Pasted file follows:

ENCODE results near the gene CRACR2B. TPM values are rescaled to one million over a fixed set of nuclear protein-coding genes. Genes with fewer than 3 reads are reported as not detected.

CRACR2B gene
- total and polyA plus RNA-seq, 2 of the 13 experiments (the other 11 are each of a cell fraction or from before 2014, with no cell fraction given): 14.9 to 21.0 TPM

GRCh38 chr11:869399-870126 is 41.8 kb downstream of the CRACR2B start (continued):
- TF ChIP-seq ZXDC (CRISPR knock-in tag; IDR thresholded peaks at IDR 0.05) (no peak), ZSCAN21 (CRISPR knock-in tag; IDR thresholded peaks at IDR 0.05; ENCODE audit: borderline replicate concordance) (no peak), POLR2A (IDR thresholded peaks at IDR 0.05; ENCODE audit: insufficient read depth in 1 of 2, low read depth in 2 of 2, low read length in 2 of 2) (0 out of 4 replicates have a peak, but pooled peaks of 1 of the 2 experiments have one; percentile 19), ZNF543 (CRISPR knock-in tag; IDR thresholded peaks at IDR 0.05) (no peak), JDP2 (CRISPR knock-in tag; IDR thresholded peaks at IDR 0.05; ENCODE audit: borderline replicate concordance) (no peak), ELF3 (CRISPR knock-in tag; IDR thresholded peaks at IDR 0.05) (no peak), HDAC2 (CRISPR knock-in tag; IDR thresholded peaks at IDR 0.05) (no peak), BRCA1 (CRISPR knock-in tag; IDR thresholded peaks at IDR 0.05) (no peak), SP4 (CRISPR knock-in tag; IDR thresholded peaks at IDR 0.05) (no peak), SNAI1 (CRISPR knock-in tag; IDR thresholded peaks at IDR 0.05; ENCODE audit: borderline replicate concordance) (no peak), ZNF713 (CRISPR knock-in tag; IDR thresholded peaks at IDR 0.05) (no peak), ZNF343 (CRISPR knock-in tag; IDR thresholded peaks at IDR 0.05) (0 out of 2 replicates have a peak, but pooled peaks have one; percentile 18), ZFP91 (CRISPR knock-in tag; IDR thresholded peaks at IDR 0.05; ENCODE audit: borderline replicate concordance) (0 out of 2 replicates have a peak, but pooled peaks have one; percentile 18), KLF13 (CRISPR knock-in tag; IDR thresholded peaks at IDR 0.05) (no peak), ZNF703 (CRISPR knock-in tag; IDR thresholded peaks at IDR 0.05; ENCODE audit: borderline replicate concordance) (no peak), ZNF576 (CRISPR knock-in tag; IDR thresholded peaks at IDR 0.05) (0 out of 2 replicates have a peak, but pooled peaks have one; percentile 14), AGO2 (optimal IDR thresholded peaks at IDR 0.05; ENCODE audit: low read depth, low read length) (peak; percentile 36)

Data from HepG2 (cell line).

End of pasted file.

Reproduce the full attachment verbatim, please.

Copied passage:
ENCODE results near the gene CRACR2B. TPM values are rescaled to one million over a fixed set of nuclear protein-coding genes. Genes with fewer than 3 reads are reported as not detected.

CRACR2B gene
- total and polyA plus RNA-seq, 2 of the 13 experiments (the other 11 are each of a cell fraction or from before 2014, with no cell fraction given): 14.9 to 21.0 TPM

GRCh38 chr11:869399-870126 is 41.8 kb downstream of the CRACR2B start (continued):
- TF ChIP-seq ZXDC (CRISPR knock-in tag; IDR thresholded peaks at IDR 0.05) (no peak), ZSCAN21 (CRISPR knock-in tag; IDR thresholded peaks at IDR 0.05; ENCODE audit: borderline replicate concordance) (no peak), POLR2A (IDR thresholded peaks at IDR 0.05; ENCODE audit: insufficient read depth in 1 of 2, low read depth in 2 of 2, low read length in 2 of 2) (0 out of 4 replicates have a peak, but pooled peaks of 1 of the 2 experiments have one; percentile 19), ZNF543 (CRISPR knock-in tag; IDR thresholded peaks at IDR 0.05) (no peak), JDP2 (CRISPR knock-in tag; IDR thresholded peaks at IDR 0.05; ENCODE audit: borderline replicate concordance) (no peak), ELF3 (CRISPR knock-in tag; IDR thresholded peaks at IDR 0.05) (no peak), HDAC2 (CRISPR knock-in tag; IDR thresholded peaks at IDR 0.05) (no peak), BRCA1 (CRISPR knock-in tag; IDR thresholded peaks at IDR 0.05) (no peak), SP4 (CRISPR knock-in tag; IDR thresholded peaks at IDR 0.05) (no peak), SNAI1 (CRISPR knock-in tag; IDR thresholded peaks at IDR 0.05; ENCODE audit: borderline replicate concordance) (no peak), ZNF713 (CRISPR knock-in tag; IDR thresholded peaks at IDR 0.05) (no peak), ZNF343 (CRISPR knock-in tag; IDR thresholded peaks at IDR 0.05) (0 out of 2 replicates have a peak, but pooled peaks have one; percentile 18), ZFP91 (CRISPR knock-in tag; IDR thresholded peaks at IDR 0.05; ENCODE audit: borderline replicate concordance) (0 out of 2 replicates have a peak, but pooled peaks have one; percentile 18), KLF13 (CRISPR knock-in tag; IDR thresholded peaks at IDR 0.05) (no peak), ZNF703 (CRISPR knock-in tag; IDR thresholded peaks at IDR 0.05; ENCODE audit: borderline replicate concordance) (no peak), ZNF576 (CRISPR knock-in tag; IDR thresholded peaks at IDR 0.05) (0 out of 2 replicates have a peak, but pooled peaks have one; percentile 14), AGO2 (optimal IDR thresholded peaks at IDR 0.05; ENCODE audit: low read depth, low read length) (peak; percentile 36)

Data from HepG2 (cell line).